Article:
The Red Sox carried one of the most talented outfield tandems in history with Hall of Famers Tris Speaker (CF) and Harry Hooper (RF) patrolling the outer perimeter. Left fielder Duffy Lewis was no slouch either, leading the club with 109 RBIs during the 1912 slate. Before the "Green Monster" was erected at Fenway Park, there was a steep ten foot embankment in front of the left field wall. Lewis became so adept at playing the caroms, the hazard came to be known at "Duffy's Cliff." The Boston pitching staff was dominated by twenty-two year-old flamethrower Smoky Joe Wood. He led the American League in wins (34) and shutouts (10). Boston cruised to a pennant, placing fourteen games ahead of the runner-up Senators.

The Red Sox held a 3-to-1 advantage before McGraw's Giants scratched out a 5-3 win in New York. When the Series moved back to Boston, Wood (who had prevailed in his first two starts) suddenly lost his effectiveness, coughing up 6 runs on 7 hits before being getting the hook after just one inning. The Giants evened the Series with an 11-4 romp that day.

Before the final contest, rumors circulated that two Boston players had been caught scalping their tickets to undercover police. Another story surfaced about an altercation between Joe Wood and staff mate Buck O'Brien. It was reported that catcher Bill Carrigan also took a swing at Wood before the fight was broken up by manager Jake Stahl. Stahl later denied that the incident had taken place and Wood bore no bruises to prove it.
Boston's Hugh Bedient (a twenty-game winner during the regular season) took the mound against Mathewson. Both hurlers pitched brilliantly. With the score knotted at one apiece after seven innings, Stahl called upon Joe Wood to close out the game for the Red Sox. In the end, it was the Giants defense that would determine the outcome of the Series. In the top of the tenth, a one-out double by Giants left fielder Red Murray was followed by a clutch single off the bat of first baseman Fred Merkle. Wood retired the next two batters, but the Sox were in a 2-1 hole heading into the bottom of the frame.With Mathewson still on the mound for New York, Boston's Clyde Engle ended up at second base on an error by Giants center fielder Fred Snodgrass. Snodgrass's mother, who was following the game on a telegraph scoreboard in a California theater, allegedly feinted when she got word of the play. Engle advanced to third on a sac-fly by Harry Hooper. Instead of having two outs and nobody on, Mathewson now had a runner at third with one-out. One of the strangest plays in World Series history followed.

Mathewson walked second baseman Steve Yerkes, bringing the ultra-dangerous Tris Speaker to the plate. Speaker hit a playable pop-up between first base and home plate. Mathewson called for catcher Chief Meyers to make the catch even though Fred Merkle was closer. Meyers, not the swiftest backstop in the league, couldn't get to the ball in time. It dropped untouched in foul territory. Speaker allegedly yelled: "Well, you just called for the wrong man and it's gonna cost you the ballgame!" Speaker singled home Clyde Engle to tie the game. Mathewson then walked the dangerous Duffy Lewis. Larry Gardener followed with a game-ending sac-fly as the Boston prevailed, 3-2. Only 17,034 fans were on hand (on a Wednesday night) to see the Red Sox clinch the Series in their brand new ballpark.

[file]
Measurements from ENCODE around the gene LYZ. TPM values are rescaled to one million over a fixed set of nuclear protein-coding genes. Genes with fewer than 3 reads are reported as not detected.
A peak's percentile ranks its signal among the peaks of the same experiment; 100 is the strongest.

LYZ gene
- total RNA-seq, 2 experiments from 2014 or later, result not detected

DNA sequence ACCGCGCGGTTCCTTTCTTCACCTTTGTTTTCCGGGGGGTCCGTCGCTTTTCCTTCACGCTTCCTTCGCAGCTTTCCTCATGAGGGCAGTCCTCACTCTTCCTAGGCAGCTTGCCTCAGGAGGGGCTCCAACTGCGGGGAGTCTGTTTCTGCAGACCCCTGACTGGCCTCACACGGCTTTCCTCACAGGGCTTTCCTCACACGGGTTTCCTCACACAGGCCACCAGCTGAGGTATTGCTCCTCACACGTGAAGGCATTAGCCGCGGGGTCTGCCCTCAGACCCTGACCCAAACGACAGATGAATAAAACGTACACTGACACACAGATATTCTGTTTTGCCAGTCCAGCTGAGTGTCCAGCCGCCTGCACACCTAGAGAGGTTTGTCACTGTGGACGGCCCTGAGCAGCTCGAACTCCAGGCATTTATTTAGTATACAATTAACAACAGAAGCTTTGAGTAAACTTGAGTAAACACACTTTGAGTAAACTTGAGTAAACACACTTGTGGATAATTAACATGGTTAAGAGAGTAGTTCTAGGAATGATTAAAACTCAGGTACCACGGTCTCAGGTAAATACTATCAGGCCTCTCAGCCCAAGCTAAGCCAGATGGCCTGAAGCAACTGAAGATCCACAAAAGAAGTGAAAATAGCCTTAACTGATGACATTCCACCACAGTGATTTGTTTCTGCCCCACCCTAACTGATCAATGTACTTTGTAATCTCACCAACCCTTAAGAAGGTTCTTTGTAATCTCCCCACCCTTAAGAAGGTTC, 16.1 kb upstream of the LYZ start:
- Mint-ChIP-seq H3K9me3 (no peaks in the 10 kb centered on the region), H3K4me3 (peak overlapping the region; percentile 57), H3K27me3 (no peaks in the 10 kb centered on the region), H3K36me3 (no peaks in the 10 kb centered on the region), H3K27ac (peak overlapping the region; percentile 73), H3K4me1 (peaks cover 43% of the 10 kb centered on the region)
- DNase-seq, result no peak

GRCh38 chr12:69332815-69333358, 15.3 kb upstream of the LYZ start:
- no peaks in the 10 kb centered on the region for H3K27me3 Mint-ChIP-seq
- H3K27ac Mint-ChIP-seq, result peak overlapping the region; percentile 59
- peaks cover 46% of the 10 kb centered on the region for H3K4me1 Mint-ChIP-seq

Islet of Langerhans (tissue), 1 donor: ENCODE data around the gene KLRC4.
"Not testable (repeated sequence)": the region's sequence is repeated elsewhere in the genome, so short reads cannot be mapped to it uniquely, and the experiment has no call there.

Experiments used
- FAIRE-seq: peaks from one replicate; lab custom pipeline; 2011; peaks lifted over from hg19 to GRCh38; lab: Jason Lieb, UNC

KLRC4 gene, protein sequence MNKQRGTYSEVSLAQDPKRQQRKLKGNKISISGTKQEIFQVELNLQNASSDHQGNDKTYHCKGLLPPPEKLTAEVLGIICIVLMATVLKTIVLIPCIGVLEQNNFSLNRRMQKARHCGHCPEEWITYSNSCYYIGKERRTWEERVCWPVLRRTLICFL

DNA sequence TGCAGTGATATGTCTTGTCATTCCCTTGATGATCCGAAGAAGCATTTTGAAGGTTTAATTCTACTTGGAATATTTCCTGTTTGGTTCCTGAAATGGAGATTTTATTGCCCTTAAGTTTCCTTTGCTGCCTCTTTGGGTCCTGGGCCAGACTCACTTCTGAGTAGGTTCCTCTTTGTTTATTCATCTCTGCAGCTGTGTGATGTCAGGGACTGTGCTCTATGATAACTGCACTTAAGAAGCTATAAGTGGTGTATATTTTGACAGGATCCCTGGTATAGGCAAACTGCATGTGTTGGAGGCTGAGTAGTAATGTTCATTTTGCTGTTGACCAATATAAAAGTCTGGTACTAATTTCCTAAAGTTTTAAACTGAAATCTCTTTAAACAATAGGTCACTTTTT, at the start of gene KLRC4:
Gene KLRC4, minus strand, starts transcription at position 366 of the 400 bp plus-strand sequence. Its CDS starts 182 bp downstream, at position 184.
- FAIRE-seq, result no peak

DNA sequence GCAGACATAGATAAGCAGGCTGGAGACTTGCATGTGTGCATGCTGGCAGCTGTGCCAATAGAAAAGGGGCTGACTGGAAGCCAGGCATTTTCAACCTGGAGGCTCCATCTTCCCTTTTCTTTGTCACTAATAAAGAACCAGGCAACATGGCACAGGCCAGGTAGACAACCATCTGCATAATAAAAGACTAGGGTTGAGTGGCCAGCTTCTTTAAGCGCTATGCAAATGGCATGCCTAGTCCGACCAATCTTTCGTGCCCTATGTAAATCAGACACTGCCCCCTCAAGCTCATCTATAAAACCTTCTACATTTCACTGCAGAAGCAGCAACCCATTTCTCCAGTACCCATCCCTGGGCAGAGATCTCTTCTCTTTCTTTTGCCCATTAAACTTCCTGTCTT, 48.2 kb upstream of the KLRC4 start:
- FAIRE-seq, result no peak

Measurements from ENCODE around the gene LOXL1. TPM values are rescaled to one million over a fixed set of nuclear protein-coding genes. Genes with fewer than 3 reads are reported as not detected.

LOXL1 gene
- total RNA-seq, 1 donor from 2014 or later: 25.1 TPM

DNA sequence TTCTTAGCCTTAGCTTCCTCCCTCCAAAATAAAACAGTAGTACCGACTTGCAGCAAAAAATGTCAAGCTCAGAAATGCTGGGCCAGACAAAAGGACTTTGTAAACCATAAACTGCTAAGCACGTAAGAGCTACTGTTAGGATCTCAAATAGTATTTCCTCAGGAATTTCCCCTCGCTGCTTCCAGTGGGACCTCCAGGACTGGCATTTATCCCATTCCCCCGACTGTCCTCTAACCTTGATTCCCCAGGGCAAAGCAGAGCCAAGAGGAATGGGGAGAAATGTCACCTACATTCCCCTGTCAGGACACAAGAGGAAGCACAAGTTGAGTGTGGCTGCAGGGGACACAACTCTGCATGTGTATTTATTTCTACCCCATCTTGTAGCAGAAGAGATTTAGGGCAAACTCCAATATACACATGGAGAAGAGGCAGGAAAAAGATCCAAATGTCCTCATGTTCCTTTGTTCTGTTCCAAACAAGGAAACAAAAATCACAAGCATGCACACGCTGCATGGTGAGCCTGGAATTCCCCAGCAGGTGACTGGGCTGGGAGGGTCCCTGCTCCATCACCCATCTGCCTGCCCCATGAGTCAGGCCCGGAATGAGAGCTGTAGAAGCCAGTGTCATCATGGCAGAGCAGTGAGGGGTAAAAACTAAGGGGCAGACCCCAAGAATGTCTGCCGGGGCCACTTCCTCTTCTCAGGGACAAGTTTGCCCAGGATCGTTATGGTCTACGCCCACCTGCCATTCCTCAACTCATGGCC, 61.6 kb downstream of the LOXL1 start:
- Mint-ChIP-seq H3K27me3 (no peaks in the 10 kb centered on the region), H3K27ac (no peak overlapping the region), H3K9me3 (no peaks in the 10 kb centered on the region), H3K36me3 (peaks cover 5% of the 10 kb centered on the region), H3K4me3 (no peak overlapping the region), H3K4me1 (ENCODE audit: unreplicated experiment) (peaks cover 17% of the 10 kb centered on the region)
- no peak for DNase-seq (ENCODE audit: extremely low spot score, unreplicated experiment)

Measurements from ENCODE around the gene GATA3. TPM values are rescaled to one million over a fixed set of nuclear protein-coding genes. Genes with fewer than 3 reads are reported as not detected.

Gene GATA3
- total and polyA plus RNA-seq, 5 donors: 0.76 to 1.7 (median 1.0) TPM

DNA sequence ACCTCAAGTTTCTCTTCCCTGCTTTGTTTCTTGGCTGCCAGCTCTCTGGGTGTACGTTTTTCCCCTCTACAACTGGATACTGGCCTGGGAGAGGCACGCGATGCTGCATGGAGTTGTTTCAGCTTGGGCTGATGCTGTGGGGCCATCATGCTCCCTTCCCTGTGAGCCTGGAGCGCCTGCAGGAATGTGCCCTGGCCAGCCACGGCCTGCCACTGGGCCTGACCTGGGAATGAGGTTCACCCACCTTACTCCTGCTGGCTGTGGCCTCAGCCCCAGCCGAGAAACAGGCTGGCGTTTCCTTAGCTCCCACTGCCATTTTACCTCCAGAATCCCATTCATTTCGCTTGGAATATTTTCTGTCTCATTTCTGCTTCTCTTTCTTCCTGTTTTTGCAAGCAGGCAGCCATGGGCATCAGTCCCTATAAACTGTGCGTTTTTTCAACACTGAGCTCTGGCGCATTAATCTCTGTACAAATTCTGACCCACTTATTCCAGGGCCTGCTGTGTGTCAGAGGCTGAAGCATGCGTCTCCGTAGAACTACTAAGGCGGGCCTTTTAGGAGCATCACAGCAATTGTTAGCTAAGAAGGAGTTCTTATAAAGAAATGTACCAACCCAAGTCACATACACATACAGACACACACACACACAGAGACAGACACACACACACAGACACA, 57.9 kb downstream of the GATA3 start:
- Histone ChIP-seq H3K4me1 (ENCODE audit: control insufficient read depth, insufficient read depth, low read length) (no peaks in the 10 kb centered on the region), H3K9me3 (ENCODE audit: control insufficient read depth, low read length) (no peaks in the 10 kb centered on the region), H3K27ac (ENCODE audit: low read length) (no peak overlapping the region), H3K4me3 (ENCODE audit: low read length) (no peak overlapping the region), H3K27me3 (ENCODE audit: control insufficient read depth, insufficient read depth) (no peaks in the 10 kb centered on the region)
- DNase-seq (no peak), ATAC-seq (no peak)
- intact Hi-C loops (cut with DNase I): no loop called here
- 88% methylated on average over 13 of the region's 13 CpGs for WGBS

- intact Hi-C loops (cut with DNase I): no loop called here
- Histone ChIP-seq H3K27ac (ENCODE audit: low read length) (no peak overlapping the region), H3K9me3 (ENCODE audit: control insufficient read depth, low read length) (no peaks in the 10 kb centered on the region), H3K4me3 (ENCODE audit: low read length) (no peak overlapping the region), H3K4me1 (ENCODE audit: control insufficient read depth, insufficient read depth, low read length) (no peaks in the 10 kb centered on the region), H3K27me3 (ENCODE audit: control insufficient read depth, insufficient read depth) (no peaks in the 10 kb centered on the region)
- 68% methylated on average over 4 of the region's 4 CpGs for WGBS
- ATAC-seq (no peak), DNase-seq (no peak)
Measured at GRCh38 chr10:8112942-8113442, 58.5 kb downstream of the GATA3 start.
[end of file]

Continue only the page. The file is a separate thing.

A headline in the New York Sun absolved Mathewson of any culpability: "Not Matty's Fault: Pitches Throughout With Superb Courage and Judgement." National League President Thomas Lynch echoed that sentiment, telling reporters: "If not for Snodgrass's muff, the Giants would have won the title. It was hard lines for Christy Mathewson, who pitched superbly." Sadly, Fred Snodgrass was never able to disassociate himself from the Giants heartbreaking loss in the 1912 finale. In a 1940 interview, he said: "Hardly a day in my life, hardly an hour goes by, that in some manner or other the dropping of that fly doesn't come up, even after thirty years." The error was even mentioned in the headline of his 1974 New York Times obituary.


Monday, July 14, 2014

The Bridgeport Hammer: A Parallel Baseball Universe

Readers who pick up a copy of my World War II baseball novel, The Bridgeport Hammer, will notice something radically different about the National League. I have fielded numerous questions about this already. Surprisingly, no one has inquired about the Nazi spies roaming the U.S. or the assassination plot against President Roosevelt. (Apparently, I sold that pretty well.) Instead, readers want to know why I changed the names of the players and teams.

The answer is simple: I felt that alternate history should take place in a slightly altered reality.